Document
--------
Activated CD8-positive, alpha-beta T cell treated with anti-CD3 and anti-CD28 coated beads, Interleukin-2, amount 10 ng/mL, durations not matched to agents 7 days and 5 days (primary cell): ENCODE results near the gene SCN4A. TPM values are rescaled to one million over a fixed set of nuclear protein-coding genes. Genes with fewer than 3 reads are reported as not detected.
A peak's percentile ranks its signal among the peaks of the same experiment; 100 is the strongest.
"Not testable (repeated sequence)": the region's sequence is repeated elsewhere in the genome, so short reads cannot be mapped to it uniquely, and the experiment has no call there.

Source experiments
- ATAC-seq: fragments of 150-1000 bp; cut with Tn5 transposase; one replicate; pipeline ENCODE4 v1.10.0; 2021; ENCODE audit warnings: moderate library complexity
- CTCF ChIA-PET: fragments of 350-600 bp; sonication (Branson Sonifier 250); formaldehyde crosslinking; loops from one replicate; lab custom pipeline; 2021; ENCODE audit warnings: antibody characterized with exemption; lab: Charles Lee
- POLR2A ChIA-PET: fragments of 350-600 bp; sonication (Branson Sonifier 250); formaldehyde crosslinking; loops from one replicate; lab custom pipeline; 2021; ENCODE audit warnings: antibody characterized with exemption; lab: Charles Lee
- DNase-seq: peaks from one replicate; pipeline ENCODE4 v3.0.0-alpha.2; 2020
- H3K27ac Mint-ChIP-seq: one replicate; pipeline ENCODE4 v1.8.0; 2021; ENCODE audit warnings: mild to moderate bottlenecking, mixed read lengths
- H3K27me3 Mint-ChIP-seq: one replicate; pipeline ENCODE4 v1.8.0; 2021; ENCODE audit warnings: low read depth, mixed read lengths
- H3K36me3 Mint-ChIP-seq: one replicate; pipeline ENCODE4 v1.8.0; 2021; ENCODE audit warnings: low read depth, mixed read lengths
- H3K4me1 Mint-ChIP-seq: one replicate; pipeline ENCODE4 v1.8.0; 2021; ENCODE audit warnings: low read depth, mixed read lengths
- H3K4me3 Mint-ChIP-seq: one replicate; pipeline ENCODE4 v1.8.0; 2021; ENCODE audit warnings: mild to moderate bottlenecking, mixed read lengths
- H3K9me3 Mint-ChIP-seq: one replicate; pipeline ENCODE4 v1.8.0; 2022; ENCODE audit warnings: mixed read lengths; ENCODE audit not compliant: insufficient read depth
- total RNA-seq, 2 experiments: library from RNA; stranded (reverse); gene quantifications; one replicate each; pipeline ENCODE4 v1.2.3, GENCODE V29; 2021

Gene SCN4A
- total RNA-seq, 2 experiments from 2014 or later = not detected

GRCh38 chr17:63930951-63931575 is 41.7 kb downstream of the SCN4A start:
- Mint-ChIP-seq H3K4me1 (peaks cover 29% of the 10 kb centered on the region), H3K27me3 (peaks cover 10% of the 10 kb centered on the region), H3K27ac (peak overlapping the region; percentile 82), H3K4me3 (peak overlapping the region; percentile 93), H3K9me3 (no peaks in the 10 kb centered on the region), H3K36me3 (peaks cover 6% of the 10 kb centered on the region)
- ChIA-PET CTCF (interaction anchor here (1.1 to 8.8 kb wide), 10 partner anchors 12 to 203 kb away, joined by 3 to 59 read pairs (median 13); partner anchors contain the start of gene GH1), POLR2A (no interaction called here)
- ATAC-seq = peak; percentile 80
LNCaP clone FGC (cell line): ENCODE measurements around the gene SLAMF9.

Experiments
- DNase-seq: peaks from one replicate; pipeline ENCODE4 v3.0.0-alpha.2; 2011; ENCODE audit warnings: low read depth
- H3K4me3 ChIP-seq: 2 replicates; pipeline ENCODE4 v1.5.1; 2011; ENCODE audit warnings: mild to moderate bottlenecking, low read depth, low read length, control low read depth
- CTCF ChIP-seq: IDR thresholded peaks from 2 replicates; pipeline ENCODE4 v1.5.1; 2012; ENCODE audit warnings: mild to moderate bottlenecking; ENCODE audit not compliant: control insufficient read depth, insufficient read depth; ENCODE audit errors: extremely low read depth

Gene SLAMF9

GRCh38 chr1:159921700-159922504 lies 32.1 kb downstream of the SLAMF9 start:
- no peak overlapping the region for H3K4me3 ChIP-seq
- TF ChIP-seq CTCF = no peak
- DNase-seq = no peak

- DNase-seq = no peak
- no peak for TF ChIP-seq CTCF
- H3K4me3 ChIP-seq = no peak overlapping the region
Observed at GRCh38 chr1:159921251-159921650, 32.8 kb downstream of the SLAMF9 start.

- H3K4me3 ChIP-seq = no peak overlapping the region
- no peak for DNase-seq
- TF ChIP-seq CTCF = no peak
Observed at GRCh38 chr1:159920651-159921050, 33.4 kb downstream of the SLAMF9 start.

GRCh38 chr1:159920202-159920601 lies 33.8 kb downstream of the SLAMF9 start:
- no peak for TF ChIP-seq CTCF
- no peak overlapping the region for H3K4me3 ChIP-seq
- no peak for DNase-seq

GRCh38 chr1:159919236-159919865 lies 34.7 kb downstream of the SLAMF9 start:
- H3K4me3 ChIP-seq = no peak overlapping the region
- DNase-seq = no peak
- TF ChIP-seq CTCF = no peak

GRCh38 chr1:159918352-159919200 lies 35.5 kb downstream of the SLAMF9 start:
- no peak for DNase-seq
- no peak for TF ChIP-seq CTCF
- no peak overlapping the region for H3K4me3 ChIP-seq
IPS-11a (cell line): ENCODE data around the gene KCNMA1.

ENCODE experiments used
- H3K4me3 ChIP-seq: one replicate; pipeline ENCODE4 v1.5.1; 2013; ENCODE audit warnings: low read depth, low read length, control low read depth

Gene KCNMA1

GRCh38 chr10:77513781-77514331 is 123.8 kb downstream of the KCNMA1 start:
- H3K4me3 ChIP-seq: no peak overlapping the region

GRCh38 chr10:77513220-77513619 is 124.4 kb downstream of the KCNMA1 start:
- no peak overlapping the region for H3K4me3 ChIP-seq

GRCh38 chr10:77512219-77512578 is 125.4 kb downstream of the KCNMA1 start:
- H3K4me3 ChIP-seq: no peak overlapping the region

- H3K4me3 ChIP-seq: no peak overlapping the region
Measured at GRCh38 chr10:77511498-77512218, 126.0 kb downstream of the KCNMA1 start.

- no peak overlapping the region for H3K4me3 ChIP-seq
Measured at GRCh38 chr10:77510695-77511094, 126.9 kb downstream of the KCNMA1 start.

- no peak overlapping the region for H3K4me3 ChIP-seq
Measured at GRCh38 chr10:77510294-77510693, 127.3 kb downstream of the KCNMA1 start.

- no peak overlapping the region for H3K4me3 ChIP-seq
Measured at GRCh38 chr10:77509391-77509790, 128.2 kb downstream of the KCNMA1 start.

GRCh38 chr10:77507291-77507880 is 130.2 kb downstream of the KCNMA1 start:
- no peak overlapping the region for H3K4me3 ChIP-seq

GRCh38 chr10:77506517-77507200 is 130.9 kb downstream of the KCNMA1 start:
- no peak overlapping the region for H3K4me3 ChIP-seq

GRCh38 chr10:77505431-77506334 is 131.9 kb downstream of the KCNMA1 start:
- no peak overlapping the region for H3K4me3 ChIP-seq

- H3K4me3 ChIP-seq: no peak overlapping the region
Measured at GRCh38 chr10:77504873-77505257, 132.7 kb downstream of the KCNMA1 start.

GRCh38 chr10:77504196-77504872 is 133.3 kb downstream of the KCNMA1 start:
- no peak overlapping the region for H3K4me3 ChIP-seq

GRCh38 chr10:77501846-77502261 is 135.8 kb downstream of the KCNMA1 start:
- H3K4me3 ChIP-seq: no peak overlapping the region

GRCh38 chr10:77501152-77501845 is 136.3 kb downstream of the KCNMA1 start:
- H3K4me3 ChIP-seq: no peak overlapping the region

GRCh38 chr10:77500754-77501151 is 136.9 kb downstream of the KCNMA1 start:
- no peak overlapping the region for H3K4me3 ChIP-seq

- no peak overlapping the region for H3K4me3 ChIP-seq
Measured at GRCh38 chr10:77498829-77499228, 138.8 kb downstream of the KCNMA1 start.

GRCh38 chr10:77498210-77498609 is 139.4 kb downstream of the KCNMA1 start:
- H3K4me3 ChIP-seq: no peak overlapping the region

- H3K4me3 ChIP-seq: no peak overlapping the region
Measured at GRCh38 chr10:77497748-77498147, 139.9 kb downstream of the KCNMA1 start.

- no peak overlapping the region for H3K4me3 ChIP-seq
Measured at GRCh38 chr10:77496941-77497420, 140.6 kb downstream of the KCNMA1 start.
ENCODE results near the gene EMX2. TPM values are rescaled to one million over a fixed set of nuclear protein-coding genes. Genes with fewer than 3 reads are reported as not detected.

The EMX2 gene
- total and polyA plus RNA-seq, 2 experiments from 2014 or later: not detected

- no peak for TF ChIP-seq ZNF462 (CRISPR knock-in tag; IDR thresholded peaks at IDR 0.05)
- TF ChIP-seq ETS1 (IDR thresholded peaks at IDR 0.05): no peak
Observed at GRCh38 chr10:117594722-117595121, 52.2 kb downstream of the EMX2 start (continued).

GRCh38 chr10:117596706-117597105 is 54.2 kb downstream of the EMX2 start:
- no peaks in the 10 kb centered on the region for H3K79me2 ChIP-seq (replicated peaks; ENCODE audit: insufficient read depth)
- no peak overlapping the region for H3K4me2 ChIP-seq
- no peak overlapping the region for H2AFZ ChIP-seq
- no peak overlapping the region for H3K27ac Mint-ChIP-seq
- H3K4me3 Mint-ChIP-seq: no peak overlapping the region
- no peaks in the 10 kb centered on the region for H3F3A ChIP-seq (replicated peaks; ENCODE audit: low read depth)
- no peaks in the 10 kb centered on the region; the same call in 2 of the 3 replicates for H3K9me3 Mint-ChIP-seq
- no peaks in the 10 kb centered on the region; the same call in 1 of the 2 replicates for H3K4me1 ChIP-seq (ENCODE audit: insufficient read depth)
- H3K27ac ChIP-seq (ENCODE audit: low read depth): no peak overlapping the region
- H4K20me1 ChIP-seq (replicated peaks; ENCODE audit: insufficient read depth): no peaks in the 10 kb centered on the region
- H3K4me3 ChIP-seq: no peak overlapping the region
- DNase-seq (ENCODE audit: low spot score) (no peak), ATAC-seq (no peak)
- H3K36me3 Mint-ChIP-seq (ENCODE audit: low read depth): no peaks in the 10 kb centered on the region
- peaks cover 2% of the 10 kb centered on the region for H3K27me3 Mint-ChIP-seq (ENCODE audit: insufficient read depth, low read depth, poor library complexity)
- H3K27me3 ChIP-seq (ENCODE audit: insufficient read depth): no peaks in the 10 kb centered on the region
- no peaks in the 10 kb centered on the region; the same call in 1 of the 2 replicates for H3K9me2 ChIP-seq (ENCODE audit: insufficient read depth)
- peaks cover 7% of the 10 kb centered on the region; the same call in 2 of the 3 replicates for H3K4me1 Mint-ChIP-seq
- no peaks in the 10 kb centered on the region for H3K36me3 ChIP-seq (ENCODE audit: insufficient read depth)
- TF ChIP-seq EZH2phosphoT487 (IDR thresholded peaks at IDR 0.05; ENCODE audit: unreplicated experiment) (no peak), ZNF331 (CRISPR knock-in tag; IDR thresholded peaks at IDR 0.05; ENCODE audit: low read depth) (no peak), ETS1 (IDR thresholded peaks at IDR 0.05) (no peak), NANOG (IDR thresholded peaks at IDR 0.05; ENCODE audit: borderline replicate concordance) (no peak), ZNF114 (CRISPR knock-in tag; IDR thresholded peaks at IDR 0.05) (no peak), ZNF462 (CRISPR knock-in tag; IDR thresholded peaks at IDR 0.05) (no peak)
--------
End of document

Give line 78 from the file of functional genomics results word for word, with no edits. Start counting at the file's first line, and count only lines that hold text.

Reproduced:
GRCh38 chr10:77504196-77504872 is 133.3 kb downstream of the KCNMA1 start: